There is no question that marital separation or divorce can be frustrating, emotion-driven, and full of angst. Unfortunately, when one parent decides to use separation from a child as a means to get back at the other spouse or partner, it’s crossing a serious line, and in the state of Georgia, that line translates into a serious felony charge.
Parental Rights are Rooted in Custody
Like most states, the authority and right to move and transport one’s child is rooted in parental custody. For most folks, this is automatic when a child is born and the parents are legally declared on the birth certificate. However, when a court proceeding such as a custody hearing occurs, or child protection steps in, what was assumed to be automatic for a parent suddenly can change. Technically, the state of Georgia can step in at any time and exert its authority as the government over a child. And that becomes very apparent during custody proceedings when the court system makes determinations on custodial rights, as well as levels of custody. So, when a parent decides to take matters into his or her own hands with child abduction, that parent is then running in conflict with the state itself.
The State Definition of Parental Kidnapping
The most applicable law on the books is George Code Section 16-5-40 which defines kidnapping in the state as an interference with the custody of a person, adult, or child. With the adult, of course, they are usually in the custody of themselves, so the kidnapping is then defined as restricting their freedom and or forcing that person to another location against their will. With a child, interestingly, the law focuses on the violation of the custody rights of the left-behind parent more so than the freedom of the minor involved. The law also gets into the nuances of permission, specifically noting the lack of authorization from one parent to the other when the transport of a child occurs. And then, like other states, there is the reference to the interference of custody and extended periods of holding a child beyond what is a reasonable temporary separation period for a parent.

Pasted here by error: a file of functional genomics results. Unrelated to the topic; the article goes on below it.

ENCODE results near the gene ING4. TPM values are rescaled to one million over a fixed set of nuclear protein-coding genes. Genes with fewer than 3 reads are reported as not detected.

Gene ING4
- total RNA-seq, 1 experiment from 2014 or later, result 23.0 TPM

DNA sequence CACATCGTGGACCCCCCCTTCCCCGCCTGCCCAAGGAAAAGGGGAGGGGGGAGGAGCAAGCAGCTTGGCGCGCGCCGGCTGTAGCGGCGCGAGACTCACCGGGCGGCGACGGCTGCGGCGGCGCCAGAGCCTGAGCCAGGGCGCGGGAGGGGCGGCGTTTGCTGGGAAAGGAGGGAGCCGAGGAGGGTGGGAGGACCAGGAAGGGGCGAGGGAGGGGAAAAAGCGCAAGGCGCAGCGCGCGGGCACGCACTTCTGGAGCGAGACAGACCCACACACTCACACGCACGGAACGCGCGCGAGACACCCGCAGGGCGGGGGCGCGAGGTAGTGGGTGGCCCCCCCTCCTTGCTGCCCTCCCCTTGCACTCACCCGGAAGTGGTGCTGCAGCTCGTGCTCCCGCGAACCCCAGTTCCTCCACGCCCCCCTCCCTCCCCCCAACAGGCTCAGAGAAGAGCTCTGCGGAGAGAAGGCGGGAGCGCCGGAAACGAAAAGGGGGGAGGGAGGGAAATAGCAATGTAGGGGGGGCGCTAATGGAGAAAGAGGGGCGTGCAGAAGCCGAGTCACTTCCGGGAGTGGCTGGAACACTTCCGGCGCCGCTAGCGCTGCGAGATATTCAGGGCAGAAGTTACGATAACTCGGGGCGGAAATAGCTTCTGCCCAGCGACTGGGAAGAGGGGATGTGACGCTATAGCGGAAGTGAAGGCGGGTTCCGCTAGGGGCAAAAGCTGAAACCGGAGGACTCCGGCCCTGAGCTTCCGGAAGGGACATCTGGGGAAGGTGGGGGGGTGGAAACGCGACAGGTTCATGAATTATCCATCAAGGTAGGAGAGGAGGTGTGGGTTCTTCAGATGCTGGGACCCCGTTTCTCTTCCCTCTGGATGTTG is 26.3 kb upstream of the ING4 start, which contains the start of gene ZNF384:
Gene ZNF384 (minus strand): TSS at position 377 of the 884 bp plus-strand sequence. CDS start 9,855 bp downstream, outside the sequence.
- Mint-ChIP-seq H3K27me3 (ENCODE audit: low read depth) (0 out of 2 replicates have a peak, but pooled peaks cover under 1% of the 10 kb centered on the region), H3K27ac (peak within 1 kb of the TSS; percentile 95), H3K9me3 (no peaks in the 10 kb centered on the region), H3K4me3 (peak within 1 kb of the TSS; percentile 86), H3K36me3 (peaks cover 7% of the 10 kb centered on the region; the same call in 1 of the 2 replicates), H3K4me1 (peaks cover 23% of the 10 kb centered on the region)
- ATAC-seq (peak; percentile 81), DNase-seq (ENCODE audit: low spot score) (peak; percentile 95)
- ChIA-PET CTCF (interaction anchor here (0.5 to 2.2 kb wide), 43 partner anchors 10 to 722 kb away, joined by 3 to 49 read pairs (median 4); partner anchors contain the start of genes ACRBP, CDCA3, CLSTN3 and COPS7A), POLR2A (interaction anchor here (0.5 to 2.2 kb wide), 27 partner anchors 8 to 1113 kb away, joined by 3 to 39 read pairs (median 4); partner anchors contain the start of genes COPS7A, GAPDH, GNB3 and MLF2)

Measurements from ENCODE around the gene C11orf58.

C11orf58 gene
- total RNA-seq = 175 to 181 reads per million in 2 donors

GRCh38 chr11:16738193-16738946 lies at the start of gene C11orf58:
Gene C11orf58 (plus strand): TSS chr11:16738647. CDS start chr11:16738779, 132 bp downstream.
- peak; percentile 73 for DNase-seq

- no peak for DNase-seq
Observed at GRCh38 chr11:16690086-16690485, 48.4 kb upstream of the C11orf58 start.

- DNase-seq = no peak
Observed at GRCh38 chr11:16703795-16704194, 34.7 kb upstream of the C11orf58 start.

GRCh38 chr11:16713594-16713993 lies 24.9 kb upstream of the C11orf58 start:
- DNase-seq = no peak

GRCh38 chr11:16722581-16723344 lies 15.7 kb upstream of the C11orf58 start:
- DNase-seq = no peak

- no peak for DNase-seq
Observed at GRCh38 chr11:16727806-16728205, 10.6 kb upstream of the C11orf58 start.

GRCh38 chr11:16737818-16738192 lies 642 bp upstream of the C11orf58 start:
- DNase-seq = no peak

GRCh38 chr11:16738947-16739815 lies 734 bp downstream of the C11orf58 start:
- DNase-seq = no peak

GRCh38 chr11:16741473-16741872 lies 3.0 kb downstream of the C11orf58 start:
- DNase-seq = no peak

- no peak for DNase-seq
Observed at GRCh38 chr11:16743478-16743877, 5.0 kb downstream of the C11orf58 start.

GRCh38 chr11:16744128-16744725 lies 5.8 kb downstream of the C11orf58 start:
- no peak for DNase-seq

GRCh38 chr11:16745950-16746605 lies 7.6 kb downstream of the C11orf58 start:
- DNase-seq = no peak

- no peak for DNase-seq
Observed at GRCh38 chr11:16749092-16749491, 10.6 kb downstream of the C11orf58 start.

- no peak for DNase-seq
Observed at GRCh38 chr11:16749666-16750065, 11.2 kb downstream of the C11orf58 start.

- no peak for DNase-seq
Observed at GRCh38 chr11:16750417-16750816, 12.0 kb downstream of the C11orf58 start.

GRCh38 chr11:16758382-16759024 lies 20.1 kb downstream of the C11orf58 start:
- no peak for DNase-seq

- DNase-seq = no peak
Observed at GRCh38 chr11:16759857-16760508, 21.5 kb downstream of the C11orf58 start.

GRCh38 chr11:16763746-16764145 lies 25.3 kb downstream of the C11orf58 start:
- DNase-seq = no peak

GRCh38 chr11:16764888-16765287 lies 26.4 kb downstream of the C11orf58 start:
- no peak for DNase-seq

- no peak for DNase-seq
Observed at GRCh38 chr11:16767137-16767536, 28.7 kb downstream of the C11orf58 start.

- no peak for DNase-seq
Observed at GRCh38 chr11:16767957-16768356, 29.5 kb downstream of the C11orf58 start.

Complications with Real Life
The law can seem unattached to the realities of a given case situation, especially when there are additional factors involved. In many instances, the child may not want to be with the custodial parent and insists instead on wanting to be with the non-custodial parent. Unfortunately, the child doesn’t get a say in the matter. The law looks at what the parents themselves were authorized to do, and if there is a violation of that set of parameters, a kidnapping charge under the state code could be applied. Again, the focus is on the action of a parent isolating the child from the other parent without permission or authority, as well as efforts to avoid recovery and detection. That combination generally tends to seal the ink on a kidnapping charge and related prosecution.
Serious Punishments are Possible
Like other states, the penalties for kidnapping, in general, are significant, and when involving a child they become even more severe. An abducting parent convicted of a kidnapping charge could be facing a practical life sentence with several years involved per sentencing rules. Already, with a general kidnapping conviction, the charged parent could face up to at least 20 years or 25 with a minor involved as well as being on probation for perpetuity. If any kind of violence was involved that caused physical harm or the kidnapping happened for a ransom, the penalty could be elevated to life in prison without parole. In short, any parent even thinking about a parental child abduction should think twice. He or she won’t get a break from the court simply because the kidnapped victim was their child.
Additional Resources for Parent Victims in Georgia
Parents who are in a left-behind situation, looking to recover a missing child in Georgia, are not alone. While the most immediate activity will involve the police and law enforcement efforts to find and locate the child, the police are also primarily focused on the commission of a crime and finding sufficient evidence to file charges. That can seem cruel or discompassionate to a parent suffering a loss, which is why our organization exists. The Committee for Missing Children works tirelessly with parents, law enforcement, and volunteers in multiple states to find children abducted and return them to their families safe and unharmed. Every year, children are taken by their parents, but every year missing kids are also recovered and returned as well. A police report and an empty home are not the last chapters by any means.